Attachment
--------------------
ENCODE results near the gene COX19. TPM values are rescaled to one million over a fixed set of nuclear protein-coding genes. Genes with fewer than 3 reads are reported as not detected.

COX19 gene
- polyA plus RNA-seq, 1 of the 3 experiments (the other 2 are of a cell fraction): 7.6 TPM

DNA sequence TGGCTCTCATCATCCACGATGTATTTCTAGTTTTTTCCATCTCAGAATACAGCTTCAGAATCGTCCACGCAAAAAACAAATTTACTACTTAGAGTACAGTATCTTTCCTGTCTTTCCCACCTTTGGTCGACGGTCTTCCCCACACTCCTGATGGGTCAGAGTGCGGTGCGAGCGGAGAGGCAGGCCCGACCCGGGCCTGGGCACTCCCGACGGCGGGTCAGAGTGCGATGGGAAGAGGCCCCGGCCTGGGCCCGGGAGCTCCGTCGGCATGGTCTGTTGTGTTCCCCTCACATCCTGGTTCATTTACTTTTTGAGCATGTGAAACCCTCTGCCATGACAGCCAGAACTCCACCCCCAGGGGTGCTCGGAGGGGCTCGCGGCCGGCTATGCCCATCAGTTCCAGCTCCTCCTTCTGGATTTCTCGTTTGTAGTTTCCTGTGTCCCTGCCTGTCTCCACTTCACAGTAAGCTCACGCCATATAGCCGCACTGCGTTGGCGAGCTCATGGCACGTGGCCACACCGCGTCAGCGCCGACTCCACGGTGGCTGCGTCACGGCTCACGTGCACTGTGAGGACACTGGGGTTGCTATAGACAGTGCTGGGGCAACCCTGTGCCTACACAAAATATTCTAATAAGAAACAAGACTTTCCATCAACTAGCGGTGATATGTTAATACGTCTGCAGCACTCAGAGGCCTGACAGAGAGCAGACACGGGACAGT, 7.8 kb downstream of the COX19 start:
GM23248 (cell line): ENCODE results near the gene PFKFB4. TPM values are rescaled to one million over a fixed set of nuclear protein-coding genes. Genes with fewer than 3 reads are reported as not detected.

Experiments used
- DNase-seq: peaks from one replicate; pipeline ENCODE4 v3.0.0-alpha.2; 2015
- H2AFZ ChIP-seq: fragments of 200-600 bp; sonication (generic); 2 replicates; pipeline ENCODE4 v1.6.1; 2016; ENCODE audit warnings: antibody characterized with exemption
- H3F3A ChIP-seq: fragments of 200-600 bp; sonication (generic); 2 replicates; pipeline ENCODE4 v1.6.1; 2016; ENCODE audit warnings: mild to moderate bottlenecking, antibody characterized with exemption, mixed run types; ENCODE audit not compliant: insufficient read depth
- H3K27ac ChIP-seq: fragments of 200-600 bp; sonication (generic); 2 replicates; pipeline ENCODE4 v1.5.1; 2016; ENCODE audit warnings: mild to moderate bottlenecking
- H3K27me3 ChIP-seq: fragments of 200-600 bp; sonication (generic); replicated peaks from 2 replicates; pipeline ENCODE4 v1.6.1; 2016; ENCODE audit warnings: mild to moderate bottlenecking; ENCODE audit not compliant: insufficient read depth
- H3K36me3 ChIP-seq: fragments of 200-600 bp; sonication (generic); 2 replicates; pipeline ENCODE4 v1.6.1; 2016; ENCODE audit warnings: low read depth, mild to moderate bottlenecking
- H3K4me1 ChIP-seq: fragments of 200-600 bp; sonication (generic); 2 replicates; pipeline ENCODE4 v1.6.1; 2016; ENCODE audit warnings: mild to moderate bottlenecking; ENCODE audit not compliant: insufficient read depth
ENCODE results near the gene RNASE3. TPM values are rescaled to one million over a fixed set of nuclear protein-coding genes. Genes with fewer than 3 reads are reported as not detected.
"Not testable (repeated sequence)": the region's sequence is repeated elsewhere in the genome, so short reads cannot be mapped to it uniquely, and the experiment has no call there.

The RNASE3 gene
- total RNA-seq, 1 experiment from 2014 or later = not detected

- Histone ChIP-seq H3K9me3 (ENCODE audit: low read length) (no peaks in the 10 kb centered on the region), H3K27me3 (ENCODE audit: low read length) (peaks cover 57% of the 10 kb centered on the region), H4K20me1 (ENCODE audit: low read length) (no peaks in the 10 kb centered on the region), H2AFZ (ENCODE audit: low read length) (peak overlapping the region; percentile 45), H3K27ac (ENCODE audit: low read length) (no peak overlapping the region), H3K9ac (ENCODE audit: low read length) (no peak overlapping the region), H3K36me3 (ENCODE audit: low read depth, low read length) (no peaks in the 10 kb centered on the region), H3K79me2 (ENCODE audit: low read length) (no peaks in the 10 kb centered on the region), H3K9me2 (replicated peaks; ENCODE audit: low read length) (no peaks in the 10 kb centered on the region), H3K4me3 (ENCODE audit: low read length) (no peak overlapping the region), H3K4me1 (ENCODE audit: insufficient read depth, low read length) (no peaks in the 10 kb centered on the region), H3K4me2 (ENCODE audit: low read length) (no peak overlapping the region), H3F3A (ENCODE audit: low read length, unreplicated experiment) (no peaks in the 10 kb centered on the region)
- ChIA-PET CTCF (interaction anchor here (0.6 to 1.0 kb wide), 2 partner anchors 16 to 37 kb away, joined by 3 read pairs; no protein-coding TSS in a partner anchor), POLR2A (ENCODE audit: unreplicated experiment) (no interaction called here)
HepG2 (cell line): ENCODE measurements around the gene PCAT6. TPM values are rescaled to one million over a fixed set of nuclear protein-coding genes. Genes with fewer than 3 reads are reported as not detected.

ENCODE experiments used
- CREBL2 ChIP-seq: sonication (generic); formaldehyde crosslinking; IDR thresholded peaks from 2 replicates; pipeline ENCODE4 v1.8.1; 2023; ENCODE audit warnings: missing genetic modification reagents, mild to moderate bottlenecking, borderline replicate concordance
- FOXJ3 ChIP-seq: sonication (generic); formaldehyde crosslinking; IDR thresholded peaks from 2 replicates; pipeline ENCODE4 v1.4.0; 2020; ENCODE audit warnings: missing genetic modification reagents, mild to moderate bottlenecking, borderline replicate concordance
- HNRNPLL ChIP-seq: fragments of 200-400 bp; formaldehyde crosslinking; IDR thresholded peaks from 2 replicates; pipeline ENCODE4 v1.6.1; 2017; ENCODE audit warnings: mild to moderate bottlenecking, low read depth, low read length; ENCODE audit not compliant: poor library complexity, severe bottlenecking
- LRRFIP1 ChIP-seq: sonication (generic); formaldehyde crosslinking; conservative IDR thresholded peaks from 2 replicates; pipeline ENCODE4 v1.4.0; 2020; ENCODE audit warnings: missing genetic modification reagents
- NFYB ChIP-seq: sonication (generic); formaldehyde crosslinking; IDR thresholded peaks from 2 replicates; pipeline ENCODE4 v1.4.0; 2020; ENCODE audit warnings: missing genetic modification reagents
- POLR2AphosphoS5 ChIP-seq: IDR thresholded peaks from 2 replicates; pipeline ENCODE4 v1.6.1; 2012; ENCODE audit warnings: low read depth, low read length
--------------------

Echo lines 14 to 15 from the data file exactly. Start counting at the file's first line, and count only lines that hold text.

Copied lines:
ENCODE results near the gene RNASE3. TPM values are rescaled to one million over a fixed set of nuclear protein-coding genes. Genes with fewer than 3 reads are reported as not detected.
"Not testable (repeated sequence)": the region's sequence is repeated elsewhere in the genome, so short reads cannot be mapped to it uniquely, and the experiment has no call there.